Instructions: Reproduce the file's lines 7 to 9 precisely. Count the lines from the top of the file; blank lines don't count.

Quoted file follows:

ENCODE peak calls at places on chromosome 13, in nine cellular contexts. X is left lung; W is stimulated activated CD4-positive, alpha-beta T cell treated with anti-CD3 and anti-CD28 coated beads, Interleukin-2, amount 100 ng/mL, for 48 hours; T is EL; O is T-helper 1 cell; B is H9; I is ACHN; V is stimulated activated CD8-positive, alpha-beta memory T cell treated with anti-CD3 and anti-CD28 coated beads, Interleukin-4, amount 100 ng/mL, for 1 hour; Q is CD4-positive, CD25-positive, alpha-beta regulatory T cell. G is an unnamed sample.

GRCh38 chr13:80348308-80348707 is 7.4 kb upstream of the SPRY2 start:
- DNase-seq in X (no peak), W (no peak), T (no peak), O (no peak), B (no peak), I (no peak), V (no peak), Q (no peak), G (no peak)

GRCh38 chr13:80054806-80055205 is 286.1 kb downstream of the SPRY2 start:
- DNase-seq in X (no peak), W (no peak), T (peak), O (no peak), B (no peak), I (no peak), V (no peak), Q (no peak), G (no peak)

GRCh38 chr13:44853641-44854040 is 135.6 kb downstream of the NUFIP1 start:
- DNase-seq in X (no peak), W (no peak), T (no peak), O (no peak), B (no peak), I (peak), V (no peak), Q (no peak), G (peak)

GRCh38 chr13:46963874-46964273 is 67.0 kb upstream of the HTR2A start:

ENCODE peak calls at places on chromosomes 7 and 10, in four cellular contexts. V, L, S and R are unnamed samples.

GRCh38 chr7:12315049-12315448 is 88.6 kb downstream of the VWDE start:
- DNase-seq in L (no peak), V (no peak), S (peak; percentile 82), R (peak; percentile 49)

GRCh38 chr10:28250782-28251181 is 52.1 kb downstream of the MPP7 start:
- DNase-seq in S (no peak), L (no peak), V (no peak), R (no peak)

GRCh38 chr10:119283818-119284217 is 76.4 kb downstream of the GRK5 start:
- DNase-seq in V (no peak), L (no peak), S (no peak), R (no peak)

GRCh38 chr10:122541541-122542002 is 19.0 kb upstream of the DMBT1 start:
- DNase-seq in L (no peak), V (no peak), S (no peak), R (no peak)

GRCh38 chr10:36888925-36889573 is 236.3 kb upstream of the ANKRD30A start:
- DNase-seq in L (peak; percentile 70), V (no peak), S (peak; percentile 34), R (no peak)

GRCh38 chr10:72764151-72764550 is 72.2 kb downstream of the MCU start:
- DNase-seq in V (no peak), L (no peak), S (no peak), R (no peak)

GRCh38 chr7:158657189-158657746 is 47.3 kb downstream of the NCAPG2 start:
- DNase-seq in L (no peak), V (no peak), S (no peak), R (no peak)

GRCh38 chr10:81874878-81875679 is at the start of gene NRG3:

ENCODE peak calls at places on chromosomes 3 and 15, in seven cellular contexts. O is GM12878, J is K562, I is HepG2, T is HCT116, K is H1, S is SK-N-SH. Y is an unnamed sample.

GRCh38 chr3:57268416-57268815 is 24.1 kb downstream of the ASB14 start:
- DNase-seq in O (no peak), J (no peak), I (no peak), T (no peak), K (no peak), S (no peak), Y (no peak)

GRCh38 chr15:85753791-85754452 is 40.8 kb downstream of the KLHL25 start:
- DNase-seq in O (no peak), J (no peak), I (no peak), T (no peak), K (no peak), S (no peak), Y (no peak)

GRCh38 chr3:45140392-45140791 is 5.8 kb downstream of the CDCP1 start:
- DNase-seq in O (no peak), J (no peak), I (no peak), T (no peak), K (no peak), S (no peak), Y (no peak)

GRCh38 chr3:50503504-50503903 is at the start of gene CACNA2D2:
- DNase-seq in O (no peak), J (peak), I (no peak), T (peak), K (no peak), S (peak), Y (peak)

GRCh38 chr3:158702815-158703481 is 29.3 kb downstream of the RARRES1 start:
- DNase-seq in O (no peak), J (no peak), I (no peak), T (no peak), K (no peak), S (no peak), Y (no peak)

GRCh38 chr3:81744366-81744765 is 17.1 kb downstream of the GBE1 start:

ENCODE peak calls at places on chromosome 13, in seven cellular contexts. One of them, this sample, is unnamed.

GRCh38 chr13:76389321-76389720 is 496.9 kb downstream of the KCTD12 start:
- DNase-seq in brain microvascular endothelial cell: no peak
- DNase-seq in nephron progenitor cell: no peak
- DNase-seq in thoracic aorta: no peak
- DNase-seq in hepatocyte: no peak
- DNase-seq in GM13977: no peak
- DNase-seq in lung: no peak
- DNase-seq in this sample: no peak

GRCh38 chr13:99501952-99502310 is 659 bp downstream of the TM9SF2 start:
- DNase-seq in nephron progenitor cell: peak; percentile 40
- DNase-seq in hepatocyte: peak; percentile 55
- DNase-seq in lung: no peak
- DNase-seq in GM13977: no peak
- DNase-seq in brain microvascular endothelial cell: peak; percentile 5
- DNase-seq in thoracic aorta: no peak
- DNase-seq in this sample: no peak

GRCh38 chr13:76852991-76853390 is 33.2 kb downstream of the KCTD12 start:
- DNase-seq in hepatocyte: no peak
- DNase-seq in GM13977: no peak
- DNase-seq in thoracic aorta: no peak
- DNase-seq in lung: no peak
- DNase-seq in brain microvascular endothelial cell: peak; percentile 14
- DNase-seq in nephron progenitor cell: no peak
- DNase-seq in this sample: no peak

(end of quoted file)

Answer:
- DNase-seq in X (no peak), W (no peak), T (no peak), O (no peak), B (no peak), I (peak), V (no peak), Q (no peak), G (peak)

GRCh38 chr13:46963874-46964273 is 67.0 kb upstream of the HTR2A start:

ENCODE peak calls at places on chromosomes 7 and 10, in four cellular contexts. V, L, S and R are unnamed samples.